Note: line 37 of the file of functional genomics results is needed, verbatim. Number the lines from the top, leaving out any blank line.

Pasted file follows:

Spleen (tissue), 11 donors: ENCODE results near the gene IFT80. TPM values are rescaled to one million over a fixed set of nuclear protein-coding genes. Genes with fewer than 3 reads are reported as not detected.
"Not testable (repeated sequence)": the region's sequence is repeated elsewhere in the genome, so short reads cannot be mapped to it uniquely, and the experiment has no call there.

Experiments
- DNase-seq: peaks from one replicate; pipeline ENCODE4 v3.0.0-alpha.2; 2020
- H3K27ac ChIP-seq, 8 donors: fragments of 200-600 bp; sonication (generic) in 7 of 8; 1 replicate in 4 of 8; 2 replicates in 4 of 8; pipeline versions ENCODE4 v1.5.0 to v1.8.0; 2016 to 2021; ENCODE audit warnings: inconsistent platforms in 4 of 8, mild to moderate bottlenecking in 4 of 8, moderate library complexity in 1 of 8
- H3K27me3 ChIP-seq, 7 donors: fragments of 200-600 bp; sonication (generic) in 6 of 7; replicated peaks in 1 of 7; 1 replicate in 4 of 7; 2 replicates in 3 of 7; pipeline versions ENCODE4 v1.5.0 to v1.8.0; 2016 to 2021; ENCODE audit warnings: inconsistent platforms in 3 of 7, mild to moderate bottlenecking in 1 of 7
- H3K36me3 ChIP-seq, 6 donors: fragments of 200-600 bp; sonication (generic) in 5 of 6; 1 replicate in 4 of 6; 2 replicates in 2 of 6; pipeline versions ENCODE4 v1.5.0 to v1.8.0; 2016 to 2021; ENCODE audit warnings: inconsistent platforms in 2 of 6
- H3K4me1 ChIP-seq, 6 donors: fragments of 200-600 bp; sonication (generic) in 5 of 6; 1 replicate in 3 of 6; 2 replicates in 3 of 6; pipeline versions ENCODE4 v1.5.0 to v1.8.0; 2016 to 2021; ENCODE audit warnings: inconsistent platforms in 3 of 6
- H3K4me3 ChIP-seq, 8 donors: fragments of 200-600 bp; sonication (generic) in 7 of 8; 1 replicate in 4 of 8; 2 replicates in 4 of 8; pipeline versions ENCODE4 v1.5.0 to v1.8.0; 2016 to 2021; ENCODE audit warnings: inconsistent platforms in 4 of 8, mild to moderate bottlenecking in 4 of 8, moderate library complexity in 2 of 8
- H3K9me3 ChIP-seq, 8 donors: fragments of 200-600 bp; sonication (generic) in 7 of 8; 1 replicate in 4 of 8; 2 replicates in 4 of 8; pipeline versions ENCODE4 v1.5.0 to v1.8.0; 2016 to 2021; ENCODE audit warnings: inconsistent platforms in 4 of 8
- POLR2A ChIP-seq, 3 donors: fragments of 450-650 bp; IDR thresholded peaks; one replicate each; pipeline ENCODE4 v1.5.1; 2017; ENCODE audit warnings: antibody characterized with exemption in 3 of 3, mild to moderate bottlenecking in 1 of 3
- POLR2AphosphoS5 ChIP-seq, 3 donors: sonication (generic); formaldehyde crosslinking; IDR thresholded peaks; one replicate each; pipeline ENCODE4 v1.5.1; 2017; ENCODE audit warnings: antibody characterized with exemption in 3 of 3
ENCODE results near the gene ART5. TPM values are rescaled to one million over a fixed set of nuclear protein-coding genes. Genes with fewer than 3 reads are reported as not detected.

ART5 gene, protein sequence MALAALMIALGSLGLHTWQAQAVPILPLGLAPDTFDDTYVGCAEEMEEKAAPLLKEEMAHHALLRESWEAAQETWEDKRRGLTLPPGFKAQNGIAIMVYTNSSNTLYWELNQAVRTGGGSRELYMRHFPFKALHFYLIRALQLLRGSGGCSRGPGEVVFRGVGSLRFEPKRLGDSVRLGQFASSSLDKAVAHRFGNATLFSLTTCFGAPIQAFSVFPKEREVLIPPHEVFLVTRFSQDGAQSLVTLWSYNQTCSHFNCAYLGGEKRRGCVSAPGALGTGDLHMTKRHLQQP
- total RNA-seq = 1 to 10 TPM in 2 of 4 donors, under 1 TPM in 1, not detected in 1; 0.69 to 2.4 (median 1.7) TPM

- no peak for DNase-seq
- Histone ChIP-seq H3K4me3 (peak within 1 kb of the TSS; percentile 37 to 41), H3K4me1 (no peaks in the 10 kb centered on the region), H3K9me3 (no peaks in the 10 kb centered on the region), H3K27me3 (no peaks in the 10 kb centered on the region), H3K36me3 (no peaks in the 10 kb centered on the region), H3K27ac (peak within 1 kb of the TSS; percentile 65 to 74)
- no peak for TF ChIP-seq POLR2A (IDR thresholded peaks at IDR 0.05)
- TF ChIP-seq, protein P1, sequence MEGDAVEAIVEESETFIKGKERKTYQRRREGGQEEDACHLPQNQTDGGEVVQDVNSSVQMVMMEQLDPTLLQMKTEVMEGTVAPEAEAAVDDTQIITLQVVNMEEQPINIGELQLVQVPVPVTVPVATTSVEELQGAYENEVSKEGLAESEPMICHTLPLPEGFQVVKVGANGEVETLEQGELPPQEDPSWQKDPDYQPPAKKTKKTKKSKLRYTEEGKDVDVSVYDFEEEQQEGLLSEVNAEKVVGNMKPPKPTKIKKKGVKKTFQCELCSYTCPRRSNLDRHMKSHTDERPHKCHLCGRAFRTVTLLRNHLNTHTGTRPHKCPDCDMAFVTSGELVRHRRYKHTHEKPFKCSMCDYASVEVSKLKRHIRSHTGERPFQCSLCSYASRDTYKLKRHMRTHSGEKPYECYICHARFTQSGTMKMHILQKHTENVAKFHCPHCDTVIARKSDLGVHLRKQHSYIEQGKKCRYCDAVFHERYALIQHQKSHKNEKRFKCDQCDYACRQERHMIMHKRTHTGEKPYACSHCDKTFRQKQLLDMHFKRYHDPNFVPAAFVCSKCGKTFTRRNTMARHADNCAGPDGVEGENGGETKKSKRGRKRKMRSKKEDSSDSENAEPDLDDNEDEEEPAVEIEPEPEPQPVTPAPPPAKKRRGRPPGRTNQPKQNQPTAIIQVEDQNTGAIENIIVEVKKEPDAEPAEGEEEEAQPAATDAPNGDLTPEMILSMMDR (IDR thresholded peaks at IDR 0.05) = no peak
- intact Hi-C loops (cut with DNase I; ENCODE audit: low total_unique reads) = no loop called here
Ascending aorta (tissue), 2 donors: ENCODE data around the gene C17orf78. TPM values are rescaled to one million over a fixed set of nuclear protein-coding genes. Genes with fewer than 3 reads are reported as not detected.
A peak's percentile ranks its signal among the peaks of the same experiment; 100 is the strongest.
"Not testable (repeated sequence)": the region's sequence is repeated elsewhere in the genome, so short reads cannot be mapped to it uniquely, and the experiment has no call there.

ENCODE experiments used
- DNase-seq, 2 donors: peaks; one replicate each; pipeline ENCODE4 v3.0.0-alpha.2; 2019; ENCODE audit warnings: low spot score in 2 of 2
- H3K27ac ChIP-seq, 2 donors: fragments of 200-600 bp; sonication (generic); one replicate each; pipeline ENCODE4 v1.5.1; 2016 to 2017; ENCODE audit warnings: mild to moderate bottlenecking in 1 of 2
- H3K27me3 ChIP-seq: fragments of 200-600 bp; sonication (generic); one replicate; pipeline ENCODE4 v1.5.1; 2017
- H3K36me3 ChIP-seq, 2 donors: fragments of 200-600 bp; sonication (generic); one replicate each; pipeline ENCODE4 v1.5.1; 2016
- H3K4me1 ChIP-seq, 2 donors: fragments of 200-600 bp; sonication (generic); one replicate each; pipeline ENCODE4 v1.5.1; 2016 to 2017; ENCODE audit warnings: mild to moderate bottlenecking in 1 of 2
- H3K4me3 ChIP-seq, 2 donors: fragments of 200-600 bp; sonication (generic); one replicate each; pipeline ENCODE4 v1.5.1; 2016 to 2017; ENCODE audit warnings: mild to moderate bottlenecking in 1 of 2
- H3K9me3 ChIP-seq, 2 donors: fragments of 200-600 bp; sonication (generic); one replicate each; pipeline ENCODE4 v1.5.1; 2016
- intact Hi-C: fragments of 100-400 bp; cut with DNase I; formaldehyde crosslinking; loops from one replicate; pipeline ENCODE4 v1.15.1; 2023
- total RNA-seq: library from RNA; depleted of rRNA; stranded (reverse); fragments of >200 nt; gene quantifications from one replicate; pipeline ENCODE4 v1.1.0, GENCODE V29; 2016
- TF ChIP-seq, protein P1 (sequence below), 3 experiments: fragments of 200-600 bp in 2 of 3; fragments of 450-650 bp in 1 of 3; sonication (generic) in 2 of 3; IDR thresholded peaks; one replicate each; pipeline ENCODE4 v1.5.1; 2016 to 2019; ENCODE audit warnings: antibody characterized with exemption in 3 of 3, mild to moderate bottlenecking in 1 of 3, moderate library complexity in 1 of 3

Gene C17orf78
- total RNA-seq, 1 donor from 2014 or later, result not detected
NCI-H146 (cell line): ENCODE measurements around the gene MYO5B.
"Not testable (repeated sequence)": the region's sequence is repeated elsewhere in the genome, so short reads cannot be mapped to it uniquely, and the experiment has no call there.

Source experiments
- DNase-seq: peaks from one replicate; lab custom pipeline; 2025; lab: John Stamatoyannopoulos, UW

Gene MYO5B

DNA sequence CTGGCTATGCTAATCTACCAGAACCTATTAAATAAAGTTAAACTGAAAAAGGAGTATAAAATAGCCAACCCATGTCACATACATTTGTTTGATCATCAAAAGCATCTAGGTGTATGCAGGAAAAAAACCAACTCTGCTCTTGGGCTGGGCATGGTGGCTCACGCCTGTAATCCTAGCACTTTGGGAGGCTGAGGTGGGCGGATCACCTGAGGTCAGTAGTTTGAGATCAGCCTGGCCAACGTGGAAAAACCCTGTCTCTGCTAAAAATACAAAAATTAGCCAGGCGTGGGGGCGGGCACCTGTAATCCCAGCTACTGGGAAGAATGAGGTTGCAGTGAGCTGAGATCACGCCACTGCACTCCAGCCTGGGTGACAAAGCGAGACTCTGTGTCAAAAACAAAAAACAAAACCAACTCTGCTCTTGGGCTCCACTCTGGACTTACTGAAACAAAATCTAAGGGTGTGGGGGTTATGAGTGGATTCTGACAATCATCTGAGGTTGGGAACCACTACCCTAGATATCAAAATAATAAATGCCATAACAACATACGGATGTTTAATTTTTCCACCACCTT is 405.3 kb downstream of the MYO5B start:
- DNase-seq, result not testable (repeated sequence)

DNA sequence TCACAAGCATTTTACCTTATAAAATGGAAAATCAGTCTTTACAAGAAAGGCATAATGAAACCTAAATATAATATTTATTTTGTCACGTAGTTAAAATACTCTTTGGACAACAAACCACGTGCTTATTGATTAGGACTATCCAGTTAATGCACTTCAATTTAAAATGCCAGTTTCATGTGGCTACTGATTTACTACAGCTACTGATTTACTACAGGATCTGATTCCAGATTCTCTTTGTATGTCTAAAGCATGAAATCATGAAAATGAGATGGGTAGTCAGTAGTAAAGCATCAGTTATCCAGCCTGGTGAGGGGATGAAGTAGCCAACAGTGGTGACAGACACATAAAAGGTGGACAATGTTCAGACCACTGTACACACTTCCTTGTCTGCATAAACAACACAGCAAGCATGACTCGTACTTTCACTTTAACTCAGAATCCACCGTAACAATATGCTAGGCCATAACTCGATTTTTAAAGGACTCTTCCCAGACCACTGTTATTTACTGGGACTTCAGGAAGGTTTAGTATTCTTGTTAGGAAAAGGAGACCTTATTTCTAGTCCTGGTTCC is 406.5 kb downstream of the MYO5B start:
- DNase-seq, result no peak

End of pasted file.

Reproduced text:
NCI-H146 (cell line): ENCODE measurements around the gene MYO5B.